* Kids and parents should retain the choice to participate or not.

Simple. Don't be elitist or cheap and it will benefit everyone.

23 people like this
Posted by Dan
a resident of Another Pleasanton neighborhood
on May 11, 2015 at 9:29 am

We participated in the laptop program one year, and I was not impressed. It was just a distraction from the actual instruction. It also made the transition into 6th that much more confusing. I'm also not impressed with the new emphasis on the chrome books at the elementary level. They are spending too much classroom time fiddling with the technology and not enough on the actual subjects.

I would hate to see the required for all students, but this board has already shown with calendar change issue last year that they tend to push forward with their plans regardless of public input. I hope we can opt out.

20 people like this
Posted by Middle school parent
a resident of Another Pleasanton neighborhood
on May 11, 2015 at 9:39 am

I think it disingenuous to refer to the districts proposal as an expansion of the current laptop program. The current program has a ratio of one student per device and all teachers in the laptop program opted to teach it and are enthusiastic and knowledgeable about technology. The new program will not have a one to one ratio unless enough parents step up and purchase laptops. Laptops will be provided / loaned to kids without the funds but otherwise kids without their own one will be sharing. Also I question how prepared all teachers will be to offer a meaningful technological component. After all many of these teachers have opted not to teach the laptop progrsm in the twenty years plus it has been offered. I am very disappointed that instead of trying to expand our existing program through parent education, loaning out more chrome books etc , the district is rushing to introduce a diluted program in which the technological component will very much depend on the individual teachers timetabled for your child and the number of parents purchasing laptops in each class. And this change is being made with no parent input or consultation. It wasn't even discussed at the PMS incoming 6 th grader meeting last week. I absolutely support the wish to expand the program to all kids but this does not do so.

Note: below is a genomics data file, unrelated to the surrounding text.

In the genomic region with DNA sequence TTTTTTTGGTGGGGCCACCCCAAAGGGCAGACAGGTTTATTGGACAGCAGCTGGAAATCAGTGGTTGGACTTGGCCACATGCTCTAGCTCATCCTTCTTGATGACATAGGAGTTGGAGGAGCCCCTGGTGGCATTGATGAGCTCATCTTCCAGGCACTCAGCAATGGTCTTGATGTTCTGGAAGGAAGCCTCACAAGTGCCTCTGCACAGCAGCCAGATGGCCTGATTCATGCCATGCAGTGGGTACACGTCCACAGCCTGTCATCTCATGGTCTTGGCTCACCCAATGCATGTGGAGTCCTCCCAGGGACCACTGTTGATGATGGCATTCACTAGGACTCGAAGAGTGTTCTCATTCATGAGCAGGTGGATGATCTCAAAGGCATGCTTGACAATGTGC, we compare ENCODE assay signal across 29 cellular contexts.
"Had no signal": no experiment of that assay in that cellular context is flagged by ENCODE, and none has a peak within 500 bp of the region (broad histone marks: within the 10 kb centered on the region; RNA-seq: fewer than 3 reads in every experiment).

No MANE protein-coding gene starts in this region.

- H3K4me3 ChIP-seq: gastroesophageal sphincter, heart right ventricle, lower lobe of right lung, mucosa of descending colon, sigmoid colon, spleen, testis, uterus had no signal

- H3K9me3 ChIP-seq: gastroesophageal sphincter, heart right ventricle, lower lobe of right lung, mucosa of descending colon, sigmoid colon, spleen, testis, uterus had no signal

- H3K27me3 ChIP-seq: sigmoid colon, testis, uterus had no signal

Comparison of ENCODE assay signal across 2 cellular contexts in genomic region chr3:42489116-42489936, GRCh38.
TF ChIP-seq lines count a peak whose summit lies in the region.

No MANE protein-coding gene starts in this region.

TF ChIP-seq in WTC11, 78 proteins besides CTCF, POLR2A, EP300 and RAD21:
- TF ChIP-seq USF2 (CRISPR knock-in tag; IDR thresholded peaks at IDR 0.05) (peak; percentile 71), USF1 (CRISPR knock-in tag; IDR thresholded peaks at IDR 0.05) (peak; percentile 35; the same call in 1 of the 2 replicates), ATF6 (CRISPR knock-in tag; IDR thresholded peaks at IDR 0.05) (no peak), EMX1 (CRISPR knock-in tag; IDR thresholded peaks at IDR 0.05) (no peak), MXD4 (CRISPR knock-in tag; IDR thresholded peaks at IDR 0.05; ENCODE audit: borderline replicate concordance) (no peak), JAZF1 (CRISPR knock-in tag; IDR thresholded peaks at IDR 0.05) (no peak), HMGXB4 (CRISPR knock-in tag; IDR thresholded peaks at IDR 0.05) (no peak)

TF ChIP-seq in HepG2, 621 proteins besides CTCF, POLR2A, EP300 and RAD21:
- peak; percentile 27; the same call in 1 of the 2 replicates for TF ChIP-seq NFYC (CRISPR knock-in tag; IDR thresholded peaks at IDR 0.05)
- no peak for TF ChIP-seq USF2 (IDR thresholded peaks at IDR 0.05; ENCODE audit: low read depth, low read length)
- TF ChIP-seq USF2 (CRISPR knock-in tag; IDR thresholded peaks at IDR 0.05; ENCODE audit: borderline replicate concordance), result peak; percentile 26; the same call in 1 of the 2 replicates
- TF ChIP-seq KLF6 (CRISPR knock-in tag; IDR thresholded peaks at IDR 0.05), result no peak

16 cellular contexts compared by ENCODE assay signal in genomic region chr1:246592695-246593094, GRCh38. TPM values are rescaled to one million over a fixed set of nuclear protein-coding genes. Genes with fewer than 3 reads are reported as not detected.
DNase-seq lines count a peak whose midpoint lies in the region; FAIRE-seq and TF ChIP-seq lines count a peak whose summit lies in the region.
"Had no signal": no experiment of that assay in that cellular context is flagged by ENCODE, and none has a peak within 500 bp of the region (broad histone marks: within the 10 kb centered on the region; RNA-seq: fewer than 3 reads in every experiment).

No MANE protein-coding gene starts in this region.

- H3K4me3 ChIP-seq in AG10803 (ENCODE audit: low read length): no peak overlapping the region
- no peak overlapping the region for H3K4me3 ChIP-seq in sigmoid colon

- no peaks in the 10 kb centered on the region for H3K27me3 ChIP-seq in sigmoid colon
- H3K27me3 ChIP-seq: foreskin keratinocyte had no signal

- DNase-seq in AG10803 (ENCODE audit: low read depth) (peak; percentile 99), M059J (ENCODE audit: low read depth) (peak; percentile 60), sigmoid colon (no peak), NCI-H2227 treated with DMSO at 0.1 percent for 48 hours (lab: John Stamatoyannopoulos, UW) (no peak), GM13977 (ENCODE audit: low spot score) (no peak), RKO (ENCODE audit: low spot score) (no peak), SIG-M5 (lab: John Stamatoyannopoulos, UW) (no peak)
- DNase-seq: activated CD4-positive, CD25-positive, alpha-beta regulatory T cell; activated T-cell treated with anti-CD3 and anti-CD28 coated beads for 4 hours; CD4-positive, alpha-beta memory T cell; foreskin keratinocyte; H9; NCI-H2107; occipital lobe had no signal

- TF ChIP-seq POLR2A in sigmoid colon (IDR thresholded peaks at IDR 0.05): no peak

17 people like this